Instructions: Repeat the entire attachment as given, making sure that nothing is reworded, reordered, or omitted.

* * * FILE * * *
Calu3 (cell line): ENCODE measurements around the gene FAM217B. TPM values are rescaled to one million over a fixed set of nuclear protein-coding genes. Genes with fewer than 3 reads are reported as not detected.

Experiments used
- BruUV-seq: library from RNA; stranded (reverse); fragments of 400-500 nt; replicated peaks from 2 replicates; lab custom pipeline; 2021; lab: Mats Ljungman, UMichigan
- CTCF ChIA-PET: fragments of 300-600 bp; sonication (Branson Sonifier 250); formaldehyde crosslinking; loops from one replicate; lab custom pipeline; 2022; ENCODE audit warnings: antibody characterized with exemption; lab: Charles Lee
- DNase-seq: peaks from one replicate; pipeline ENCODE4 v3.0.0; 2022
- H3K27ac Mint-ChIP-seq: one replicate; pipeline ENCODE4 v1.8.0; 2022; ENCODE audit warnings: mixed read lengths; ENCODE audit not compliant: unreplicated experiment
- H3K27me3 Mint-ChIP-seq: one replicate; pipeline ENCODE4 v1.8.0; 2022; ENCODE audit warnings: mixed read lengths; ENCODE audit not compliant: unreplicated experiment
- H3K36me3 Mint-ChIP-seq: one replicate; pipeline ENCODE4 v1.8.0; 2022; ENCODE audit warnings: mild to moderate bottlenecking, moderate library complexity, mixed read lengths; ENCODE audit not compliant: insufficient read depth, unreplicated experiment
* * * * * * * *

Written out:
Calu3 (cell line): ENCODE measurements around the gene FAM217B. TPM values are rescaled to one million over a fixed set of nuclear protein-coding genes. Genes with fewer than 3 reads are reported as not detected.

Experiments used
- BruUV-seq: library from RNA; stranded (reverse); fragments of 400-500 nt; replicated peaks from 2 replicates; lab custom pipeline; 2021; lab: Mats Ljungman, UMichigan
- CTCF ChIA-PET: fragments of 300-600 bp; sonication (Branson Sonifier 250); formaldehyde crosslinking; loops from one replicate; lab custom pipeline; 2022; ENCODE audit warnings: antibody characterized with exemption; lab: Charles Lee
- DNase-seq: peaks from one replicate; pipeline ENCODE4 v3.0.0; 2022
- H3K27ac Mint-ChIP-seq: one replicate; pipeline ENCODE4 v1.8.0; 2022; ENCODE audit warnings: mixed read lengths; ENCODE audit not compliant: unreplicated experiment
- H3K27me3 Mint-ChIP-seq: one replicate; pipeline ENCODE4 v1.8.0; 2022; ENCODE audit warnings: mixed read lengths; ENCODE audit not compliant: unreplicated experiment
- H3K36me3 Mint-ChIP-seq: one replicate; pipeline ENCODE4 v1.8.0; 2022; ENCODE audit warnings: mild to moderate bottlenecking, moderate library complexity, mixed read lengths; ENCODE audit not compliant: insufficient read depth, unreplicated experiment